Data Scientist Questions Lapses in Santa Clara County’s Coronavirus Data Dashboard

The Santa Clara County Health Department popped ahead of the curve last month when it started reporting the latest Covid-19 pandemic stats, from hospitalization and testing to cases in long-term care facilities.

But in the last week, the county has neglected to update the daily case count on three different occasions, citing a “data update” with California’s statewide database—the Reportable Disease Information Exchange, or CalREDIE.

The update, however, didn’t stop other counties from reporting new cases.

“On one day, an electronic tool that extracts data from CalREDIE for analytic purposes was temporarily unavailable until about 3:30pm due to technical issues caused by the increasing data loads,” an unnamed state public health spokesperson told Fly. “The issues ha[ve] now been resolved. During that time, local health department users have had complete access to the system all day, and electronic laboratory reports were submitted into the system all day.”

But word from the state didn’t exactly align with answers from Santa Clara County health reps. “Providing timely and accurate data is a priority of the Public Health Department,” a Santa Clara County spokesflak told Fly. “The data analysis team used April 18 and 19 to ensure data accuracy and identify data points that would more accurately represent the trajectory of the virus in the county.”

San Francisco-based data scientist Peter Khoury—who’s been closely tracking information released by Bay Area health departments as part of the Phoenix Data Project—says that  Santa Clara County has done an admirable job of putting together a robust data dashboard. And yet, he adds, the reporting gaps give him pause.

“I’m not worried about just those missing days because I can still draw trend lines through those days,” he told Fly. “What worries me a little bit more is it indicates a little bit [of] sloppiness.”

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The Fly is a weekly column written by San Jose Inside staff that provides a behind-the-scenes look at local politics.


  1. Oh come on Fly, surely you can come up with a way to blame Trump for what ever data the county fowled up on.
    Your just not trying hard enough.

  2. I think the Santa Clara Health Dash Board is pretty darn good. What we also need is a dash board for economic activity, number people unemployed, number of businesses closed, etc.

    • > I think the Santa Clara Health Dash Board is pretty darn good.

      Rule number 1 for watching business presentations: don’t focus on what THEY tell you; focus on what YOU WANT TO KNOW.

      The SCC Health Dash Board tells the cumulative number of cases, meaning the number is only going to go up and up and up. We already know that.

      What we want to know is, the number of ACTIVE cases, and is the number of ACTIVE cases going down. Tell us something useful.

      • They are also deliberately not telling us the number of people who have died who had underlying health problems. I suspect that if that number were subtracted from total deaths, the death rate of otherwise healthy people would be a minuscule percentage of those infected. But then, Cody and Liccardo couldn’t keep the hysteria alive.

        • The Journalmof the AMA just published the results of a study of 5,700 patients in one health care system in NY. It found that 94% of those with the virus had one or more underlying conditions. The study should have gone on to determine how many of them died, and what was the true primary cause of death. Relevant data is being suppressed by the medical communities all over the country, perhaps in order to keep the hysteria alive.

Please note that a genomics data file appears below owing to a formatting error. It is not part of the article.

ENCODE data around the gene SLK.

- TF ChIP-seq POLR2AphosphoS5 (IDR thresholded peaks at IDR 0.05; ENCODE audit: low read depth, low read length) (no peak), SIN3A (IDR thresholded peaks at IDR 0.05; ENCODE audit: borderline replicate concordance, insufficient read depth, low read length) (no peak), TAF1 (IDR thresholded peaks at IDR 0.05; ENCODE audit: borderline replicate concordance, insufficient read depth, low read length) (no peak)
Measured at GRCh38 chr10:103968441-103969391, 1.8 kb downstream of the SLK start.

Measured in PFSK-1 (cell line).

• The Journal of the American Medical Association (JAMA) has a report on the health system in the country that has experienced the most COVID-19 patients. Unsurprisingly, it’s in New York state. The findiings show that more than 90 percent of those requiring hospitalization had one or more underlying conditions.

          If you are healthy, this report suggests there is a slim chance you would ever require a hospital bed to combat COVID-19, and your chance of dying of COVID-19 is even more remote.

          Far more dangerous to the American people and our constitutional republic than the virus is the flouting of portions of the 1st, 2nd, and 5th amendments to the U.S. Constitution by various governors and mayors around the country.

          Our economy has been eviscerated by draconian business shutterings and overreaching stay-at-home orders. Helicopter money is being handed out more liberally than Halloween candy. The latter rots teeth. The fiorner eats away at the fabric of our society.

  3. I also always questioned why other counties from north to south California were reporting but not Santa Clara County. A good chuck of Latinos in San José got it through the Tacos Nacos connection.

  4. “Providing timely and accurate data is a priority of the Public Health Department” said their flak. Flaks use the expression that such and such is a priority only when they have failed in that priority. It is meaningless flak drivel, which does not contain any facts, and avoids a substantive response to the question. And there is never an acknowledgement of the failure or an apology for the failure. Also, for the most part the lazy weenie journalist who posed the question never calls the flak on the non-response at the time and never keeps pushing the issue until the flak provides a substantive response. It’s kinda like the expression “with all due respect…” which is almost always uttered when the speaker has little or no respect for the person he or she is addressing.

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